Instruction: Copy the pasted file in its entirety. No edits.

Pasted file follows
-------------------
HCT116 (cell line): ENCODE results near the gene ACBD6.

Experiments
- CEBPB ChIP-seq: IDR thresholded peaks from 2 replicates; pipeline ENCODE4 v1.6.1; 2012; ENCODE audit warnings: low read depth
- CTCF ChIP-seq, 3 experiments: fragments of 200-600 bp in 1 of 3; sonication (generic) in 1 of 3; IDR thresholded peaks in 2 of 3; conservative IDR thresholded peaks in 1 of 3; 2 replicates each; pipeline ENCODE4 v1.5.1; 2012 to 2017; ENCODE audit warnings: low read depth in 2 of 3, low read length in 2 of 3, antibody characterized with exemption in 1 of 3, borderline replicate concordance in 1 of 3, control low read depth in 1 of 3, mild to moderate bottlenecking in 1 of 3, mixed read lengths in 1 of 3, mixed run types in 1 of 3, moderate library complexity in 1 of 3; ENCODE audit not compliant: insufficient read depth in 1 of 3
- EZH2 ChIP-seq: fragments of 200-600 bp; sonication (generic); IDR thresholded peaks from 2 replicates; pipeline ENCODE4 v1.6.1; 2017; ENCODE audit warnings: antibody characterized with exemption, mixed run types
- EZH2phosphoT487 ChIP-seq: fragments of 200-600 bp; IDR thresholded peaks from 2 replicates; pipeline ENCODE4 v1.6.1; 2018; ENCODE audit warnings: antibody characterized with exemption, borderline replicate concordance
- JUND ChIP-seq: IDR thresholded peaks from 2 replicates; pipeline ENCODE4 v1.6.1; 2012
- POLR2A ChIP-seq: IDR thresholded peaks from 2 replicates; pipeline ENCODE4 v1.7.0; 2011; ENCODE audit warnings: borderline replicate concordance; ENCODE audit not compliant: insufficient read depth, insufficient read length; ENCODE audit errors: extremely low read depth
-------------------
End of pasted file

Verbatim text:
HCT116 (cell line): ENCODE results near the gene ACBD6.

Experiments
- CEBPB ChIP-seq: IDR thresholded peaks from 2 replicates; pipeline ENCODE4 v1.6.1; 2012; ENCODE audit warnings: low read depth
- CTCF ChIP-seq, 3 experiments: fragments of 200-600 bp in 1 of 3; sonication (generic) in 1 of 3; IDR thresholded peaks in 2 of 3; conservative IDR thresholded peaks in 1 of 3; 2 replicates each; pipeline ENCODE4 v1.5.1; 2012 to 2017; ENCODE audit warnings: low read depth in 2 of 3, low read length in 2 of 3, antibody characterized with exemption in 1 of 3, borderline replicate concordance in 1 of 3, control low read depth in 1 of 3, mild to moderate bottlenecking in 1 of 3, mixed read lengths in 1 of 3, mixed run types in 1 of 3, moderate library complexity in 1 of 3; ENCODE audit not compliant: insufficient read depth in 1 of 3
- EZH2 ChIP-seq: fragments of 200-600 bp; sonication (generic); IDR thresholded peaks from 2 replicates; pipeline ENCODE4 v1.6.1; 2017; ENCODE audit warnings: antibody characterized with exemption, mixed run types
- EZH2phosphoT487 ChIP-seq: fragments of 200-600 bp; IDR thresholded peaks from 2 replicates; pipeline ENCODE4 v1.6.1; 2018; ENCODE audit warnings: antibody characterized with exemption, borderline replicate concordance
- JUND ChIP-seq: IDR thresholded peaks from 2 replicates; pipeline ENCODE4 v1.6.1; 2012
- POLR2A ChIP-seq: IDR thresholded peaks from 2 replicates; pipeline ENCODE4 v1.7.0; 2011; ENCODE audit warnings: borderline replicate concordance; ENCODE audit not compliant: insufficient read depth, insufficient read length; ENCODE audit errors: extremely low read depth